Thus the saying, “a woman can prolong or reduce the life span of her husband.” So if Ms. Right from Mr. Right’s family was got, an agreement would be reached between the two families after which a negotiable bride price would be paid to the girl’s family in appreciation for her up bringing. This was majorly in form of female animals like goats and cows which were believed to be reproducing at the bride’s home as she would likewise be reproducing at her own home. These therefore were believed to somewhat console the bride’s family so as not to miss her too much, for in seeing the animals’ lineage, they would somehow be reminded to think of their daughter’s own lineage too.
The pride price agreement was pivotal to the traditional marriage ceremony arrangement and cerebrations. The night of this celebration was yet another fateful night that kept all concerned family members, friends and relatives anxiously awaiting the outcome of the young couple’s first encounter. The lady was at all cost expected to have been a virgin until this night; the aunts would therefore provide or improvise a white linen and lay it on the young couple’s beddings and would as soon as possible in the morning rash to ascertain that it was genuinely and generously well soiled by blood-a proof of the lady’s virginity. In case she passed the virginity test, her mother would greatly be rewarded with an extra cow.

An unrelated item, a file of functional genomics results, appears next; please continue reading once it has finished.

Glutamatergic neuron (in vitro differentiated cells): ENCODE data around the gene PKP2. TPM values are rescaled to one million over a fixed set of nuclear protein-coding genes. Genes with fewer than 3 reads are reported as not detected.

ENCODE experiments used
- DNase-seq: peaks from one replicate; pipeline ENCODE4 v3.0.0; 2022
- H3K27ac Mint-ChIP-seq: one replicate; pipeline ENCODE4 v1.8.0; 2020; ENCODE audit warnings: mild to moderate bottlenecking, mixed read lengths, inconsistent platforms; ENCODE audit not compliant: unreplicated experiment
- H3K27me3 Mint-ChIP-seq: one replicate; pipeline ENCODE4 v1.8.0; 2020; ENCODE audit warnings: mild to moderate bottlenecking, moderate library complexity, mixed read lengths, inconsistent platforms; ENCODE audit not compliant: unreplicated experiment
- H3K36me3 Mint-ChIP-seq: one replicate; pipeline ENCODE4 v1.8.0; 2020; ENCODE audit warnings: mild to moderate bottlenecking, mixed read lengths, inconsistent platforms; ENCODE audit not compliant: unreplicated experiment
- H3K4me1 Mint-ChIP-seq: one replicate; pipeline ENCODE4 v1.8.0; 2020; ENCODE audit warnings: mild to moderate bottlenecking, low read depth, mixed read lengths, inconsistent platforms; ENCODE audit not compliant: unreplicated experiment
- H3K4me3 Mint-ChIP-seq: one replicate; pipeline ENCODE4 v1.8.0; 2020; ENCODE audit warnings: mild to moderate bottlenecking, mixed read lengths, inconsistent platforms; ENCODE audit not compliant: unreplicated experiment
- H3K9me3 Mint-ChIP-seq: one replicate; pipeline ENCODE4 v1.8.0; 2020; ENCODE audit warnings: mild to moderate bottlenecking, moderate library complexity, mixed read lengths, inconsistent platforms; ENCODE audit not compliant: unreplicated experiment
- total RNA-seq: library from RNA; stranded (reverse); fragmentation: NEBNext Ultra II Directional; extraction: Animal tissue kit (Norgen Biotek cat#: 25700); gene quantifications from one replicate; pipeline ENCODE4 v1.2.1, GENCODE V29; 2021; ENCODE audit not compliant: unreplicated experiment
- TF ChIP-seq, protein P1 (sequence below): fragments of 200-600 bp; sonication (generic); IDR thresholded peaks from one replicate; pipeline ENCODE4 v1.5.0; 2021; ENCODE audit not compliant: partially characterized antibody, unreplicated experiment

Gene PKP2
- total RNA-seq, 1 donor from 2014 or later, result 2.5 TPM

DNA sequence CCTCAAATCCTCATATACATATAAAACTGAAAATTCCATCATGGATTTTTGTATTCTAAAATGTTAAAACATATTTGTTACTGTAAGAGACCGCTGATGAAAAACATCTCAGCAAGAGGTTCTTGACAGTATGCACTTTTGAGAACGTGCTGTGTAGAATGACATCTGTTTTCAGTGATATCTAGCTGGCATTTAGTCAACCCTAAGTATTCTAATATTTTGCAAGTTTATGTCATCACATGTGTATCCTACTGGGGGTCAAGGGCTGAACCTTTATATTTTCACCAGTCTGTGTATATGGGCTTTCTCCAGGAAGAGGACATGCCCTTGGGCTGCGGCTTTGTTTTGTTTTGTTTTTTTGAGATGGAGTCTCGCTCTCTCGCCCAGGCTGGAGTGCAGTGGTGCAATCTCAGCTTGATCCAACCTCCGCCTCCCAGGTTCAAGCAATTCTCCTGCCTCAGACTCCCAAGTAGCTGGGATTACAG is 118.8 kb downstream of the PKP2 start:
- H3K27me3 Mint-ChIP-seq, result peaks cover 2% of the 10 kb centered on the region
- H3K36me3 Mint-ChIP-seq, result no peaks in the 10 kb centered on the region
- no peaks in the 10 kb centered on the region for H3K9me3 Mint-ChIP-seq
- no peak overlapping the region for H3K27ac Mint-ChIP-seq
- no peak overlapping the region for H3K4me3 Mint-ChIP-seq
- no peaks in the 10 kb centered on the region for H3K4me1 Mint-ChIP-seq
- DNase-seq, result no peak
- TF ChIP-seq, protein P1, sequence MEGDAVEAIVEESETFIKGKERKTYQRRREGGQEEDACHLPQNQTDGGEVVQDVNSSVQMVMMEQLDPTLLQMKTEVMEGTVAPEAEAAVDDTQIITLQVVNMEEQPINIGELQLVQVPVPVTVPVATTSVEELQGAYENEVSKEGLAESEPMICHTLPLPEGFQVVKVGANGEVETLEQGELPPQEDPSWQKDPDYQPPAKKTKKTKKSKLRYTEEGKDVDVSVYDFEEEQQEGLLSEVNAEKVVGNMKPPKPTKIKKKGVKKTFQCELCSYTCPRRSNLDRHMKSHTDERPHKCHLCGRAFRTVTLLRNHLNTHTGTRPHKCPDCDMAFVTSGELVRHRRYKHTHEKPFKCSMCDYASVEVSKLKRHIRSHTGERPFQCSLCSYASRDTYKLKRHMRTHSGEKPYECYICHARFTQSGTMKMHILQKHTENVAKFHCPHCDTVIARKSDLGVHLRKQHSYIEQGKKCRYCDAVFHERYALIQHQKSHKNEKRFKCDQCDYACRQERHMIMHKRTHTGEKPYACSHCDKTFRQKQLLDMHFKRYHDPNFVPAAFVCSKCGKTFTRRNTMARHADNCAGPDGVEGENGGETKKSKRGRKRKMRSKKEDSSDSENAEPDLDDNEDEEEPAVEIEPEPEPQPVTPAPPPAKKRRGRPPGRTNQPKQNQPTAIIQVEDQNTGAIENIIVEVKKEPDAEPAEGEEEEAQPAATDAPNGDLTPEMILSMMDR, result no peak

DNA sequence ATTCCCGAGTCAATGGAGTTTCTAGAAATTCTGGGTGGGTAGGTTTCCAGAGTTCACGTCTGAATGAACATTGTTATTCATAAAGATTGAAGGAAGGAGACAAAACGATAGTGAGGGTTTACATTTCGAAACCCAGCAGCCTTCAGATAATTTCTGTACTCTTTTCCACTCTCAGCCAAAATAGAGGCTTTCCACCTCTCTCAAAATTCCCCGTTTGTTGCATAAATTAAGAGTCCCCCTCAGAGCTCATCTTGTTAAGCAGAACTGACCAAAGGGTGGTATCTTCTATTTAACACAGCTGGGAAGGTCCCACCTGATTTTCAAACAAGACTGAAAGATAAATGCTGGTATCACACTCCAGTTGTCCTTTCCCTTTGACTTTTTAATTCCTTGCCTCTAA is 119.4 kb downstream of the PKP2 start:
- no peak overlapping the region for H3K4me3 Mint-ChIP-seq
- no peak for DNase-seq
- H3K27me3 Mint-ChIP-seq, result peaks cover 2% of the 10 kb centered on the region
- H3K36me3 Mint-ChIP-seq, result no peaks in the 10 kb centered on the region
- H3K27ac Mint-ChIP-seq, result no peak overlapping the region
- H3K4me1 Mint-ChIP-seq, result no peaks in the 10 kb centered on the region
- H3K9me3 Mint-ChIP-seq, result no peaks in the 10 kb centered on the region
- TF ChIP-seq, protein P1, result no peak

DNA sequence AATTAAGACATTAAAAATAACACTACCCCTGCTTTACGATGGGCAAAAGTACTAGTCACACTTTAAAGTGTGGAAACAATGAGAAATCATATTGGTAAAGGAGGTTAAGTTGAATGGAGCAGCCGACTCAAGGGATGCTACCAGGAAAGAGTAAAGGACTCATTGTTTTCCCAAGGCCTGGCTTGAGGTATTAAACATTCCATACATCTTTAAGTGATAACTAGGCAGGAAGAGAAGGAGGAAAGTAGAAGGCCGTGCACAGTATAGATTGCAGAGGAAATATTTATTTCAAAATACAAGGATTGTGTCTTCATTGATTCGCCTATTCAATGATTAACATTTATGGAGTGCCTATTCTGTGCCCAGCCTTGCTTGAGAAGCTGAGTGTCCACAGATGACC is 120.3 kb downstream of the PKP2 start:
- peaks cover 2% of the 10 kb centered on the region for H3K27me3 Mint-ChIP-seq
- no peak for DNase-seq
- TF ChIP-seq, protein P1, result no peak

The young couple then would be supported in their quest for establishing a new family that would insure continuity of their family lineage and as well contribute to the community well being.
It should be remembered that traditionally:
a) Virginity was paramount for a girl to have a descent marriage.